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BetOnSports pleads guilty to racketeering

Discussion in 'Casino Industry Discussion' started by Ian_go, May 24, 2007.

    May 24, 2007
  1. Ian_go

    Ian_go Dormant account

    keeping the peace
    St. Louis Business Journal - 12:58 PM CDT Thursday, May 24, 2007

    BetOnSports plc pleaded guilty to federal racketeering charges, U.S. Attorney Catherine Hanaway said Thursday, and could now face $500,000 or more in fines.

    United Kingdom-based BetOnSports plc, a publicly traded holding company that owned a number of Internet sports books and casinos, is the corporate parent of the companies whose gambling operations are described in the indictment.

    BetOnSports plc officials were indicted in July 2006 by a federal grand jury on various charges of racketeering, conspiracy and fraud. According to the indictment, BetOnSports.com, based in Costa Rica, misleadingly advertised itself as the "World's Largest Legal and Licensed Sportsbook."

    After being arrested in the Dominican Republic in March and extradited to St. Louis, BetOnSports founder Gary Kaplan, 48, pleaded not guilty earlier this month to 20 felony charges including violations of the Wire Act, Racketeer Influenced and Corrupt Organizations (RICO) Act, and tax evasion.

    As part of BetOnSports' plea agreement Thursday, Hanaway agreed that as long as the company lives up to its obligations under the agreement, including supplying witnesses and evidence in the pending cases against co-defendants, no further criminal prosecution will be brought in the Eastern District of Missouri relative to its participation in the Kaplan Gambling Enterprise between July 2004 and the present.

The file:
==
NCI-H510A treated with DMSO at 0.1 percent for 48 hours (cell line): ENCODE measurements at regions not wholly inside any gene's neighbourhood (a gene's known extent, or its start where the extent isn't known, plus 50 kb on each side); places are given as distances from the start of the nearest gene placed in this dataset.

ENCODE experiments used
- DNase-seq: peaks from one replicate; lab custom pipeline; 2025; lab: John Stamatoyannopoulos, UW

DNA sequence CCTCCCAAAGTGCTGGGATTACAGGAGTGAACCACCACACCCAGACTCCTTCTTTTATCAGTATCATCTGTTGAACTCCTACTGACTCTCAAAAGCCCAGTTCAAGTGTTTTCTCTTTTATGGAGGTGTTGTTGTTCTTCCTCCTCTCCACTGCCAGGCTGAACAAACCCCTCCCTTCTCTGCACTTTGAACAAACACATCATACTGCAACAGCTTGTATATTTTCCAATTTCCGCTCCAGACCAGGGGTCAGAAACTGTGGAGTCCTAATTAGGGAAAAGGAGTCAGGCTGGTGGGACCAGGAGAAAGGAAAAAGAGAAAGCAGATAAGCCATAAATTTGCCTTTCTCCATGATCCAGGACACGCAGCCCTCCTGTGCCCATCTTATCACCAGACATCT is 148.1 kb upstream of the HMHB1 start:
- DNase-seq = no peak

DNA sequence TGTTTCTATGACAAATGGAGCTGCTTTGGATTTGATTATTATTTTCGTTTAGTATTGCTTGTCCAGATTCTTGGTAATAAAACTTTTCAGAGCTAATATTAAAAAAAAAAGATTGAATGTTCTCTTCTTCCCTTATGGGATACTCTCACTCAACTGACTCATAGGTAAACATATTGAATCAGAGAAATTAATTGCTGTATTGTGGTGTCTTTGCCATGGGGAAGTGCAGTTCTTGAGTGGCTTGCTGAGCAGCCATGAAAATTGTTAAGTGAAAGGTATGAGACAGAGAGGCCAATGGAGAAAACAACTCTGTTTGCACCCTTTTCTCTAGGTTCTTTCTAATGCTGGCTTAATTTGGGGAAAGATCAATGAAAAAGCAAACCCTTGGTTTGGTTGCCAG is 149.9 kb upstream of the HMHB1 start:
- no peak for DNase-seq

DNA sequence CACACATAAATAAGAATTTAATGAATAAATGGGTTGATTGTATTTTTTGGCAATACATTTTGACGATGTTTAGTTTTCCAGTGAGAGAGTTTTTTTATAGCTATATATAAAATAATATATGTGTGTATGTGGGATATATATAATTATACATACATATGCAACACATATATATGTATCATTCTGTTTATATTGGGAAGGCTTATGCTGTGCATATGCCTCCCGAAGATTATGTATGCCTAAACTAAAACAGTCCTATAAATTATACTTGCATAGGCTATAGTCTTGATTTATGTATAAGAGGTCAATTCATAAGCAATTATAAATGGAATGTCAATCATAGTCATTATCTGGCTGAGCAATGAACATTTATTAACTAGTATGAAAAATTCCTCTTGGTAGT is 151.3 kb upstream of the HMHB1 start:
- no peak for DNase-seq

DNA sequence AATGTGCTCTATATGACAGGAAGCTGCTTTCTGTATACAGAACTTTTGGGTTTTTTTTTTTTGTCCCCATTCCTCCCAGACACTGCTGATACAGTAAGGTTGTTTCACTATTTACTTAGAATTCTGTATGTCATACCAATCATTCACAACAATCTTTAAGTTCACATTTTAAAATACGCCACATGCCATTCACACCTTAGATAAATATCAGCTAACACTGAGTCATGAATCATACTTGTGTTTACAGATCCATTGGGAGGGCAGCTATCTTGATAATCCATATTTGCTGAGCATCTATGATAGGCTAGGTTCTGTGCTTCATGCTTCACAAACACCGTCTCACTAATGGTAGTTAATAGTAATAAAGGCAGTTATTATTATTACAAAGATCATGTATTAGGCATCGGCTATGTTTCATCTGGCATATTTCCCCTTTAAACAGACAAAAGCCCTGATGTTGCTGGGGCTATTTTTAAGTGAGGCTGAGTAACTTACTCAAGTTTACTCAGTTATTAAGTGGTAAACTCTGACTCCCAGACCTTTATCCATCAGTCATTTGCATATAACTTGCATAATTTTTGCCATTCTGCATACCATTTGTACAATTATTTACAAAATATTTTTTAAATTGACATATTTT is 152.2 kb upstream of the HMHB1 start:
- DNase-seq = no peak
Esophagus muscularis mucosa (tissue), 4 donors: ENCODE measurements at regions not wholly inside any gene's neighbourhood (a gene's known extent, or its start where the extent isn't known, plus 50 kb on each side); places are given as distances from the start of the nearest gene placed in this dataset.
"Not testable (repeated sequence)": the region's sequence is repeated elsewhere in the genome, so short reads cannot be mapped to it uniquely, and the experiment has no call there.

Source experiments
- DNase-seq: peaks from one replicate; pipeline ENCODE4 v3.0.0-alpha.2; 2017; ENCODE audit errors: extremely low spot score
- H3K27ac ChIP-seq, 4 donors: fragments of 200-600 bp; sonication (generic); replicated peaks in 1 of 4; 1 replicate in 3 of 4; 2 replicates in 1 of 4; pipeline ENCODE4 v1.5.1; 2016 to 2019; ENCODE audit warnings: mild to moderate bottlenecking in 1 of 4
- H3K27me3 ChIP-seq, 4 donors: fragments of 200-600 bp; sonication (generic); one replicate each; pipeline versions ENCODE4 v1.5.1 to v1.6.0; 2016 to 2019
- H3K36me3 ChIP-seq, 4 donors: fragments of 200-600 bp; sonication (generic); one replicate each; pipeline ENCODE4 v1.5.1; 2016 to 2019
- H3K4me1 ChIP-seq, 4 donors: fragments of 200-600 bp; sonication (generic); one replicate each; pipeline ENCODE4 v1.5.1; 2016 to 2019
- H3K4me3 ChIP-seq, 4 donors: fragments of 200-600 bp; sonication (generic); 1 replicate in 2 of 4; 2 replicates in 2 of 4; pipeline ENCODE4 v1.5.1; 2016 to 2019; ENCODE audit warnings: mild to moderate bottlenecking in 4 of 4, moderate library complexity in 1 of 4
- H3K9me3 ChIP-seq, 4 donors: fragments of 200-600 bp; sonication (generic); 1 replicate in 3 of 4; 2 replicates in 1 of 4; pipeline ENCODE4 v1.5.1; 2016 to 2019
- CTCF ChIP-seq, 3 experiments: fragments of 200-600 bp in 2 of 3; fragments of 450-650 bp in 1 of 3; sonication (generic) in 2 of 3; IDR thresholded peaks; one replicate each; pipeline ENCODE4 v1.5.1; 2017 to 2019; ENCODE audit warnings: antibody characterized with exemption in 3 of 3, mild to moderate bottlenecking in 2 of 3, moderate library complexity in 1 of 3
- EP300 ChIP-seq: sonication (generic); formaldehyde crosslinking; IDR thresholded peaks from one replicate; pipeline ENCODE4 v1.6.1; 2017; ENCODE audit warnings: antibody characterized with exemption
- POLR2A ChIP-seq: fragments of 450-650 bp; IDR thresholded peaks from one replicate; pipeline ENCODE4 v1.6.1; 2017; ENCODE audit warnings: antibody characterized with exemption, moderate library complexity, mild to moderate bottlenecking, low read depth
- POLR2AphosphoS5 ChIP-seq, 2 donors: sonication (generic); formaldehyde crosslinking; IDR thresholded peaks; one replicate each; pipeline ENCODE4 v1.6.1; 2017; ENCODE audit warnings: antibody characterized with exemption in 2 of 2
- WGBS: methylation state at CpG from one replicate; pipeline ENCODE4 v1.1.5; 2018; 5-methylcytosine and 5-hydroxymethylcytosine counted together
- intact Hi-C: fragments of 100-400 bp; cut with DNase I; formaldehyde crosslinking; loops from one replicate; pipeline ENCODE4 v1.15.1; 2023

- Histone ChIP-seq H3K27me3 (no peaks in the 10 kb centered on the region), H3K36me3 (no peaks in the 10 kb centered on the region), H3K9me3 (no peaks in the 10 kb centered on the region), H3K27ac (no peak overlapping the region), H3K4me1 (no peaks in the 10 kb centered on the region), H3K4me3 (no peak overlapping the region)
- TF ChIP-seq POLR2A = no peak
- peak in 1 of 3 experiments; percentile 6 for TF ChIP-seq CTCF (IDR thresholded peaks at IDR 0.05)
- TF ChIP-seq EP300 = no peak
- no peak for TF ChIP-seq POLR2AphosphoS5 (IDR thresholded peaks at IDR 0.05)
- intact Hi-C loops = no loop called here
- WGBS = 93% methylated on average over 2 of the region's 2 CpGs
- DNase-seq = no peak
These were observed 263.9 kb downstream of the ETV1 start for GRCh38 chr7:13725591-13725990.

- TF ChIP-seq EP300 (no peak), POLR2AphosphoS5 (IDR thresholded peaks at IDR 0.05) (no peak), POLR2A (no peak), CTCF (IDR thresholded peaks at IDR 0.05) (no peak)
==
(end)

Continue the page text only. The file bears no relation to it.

By pleading guilty to the racketeering conspiracy charge, BetOnSports admits that it conducted an enterprise through a pattern of racketeering acts, including repeated mail and wire fraud, operated an illegal gambling business, laundered money, and admitted to multiple state gambling felony charges, according to a release from Hanaway's office. The corporation admitted in federal court that the gambling enterprise began as an illegal sports betting business in New York City in the early 1990s, the release said. After its founder's arrest on New York State gambling charges in May 1993, the founder relocated his operation to Florida, continuing to take sports wagers from bettors in New York by telephone. In 1995, the gambling operation moved to Aruba, in the West Indies and established toll-free telephone services to take sports wagers from gamblers in the U.S. and started to accept sports wagers through the Internet. In 1997, the gambling enterprise relocated to Antigua, and then to Costa Rica.

    The company faces a fine of up to $500,000 or more: The maximum fine can be double the financial gain from or loss caused by the enterprise. It also faces possible forfeitures, and the company is subject to a permanent injunction that requires it to repay money received from U.S. gamblers held by the company as of June 1, 2006.

    According to the plea agreement, currently the U.S. Attorney's Office doesn't plan to charge any past or present individual BetOnSports plc director, other than those already charged.

    Sentencing has been set for Oct. 19.

    No trial date has been set for the remaining co-defendants.

    BetOnSports said in November it would permanently stop accepting bets from U.S. customers as part of an earlier settlement with Hanaway's office. The company is in the process of paying off customers, creditors and employees.

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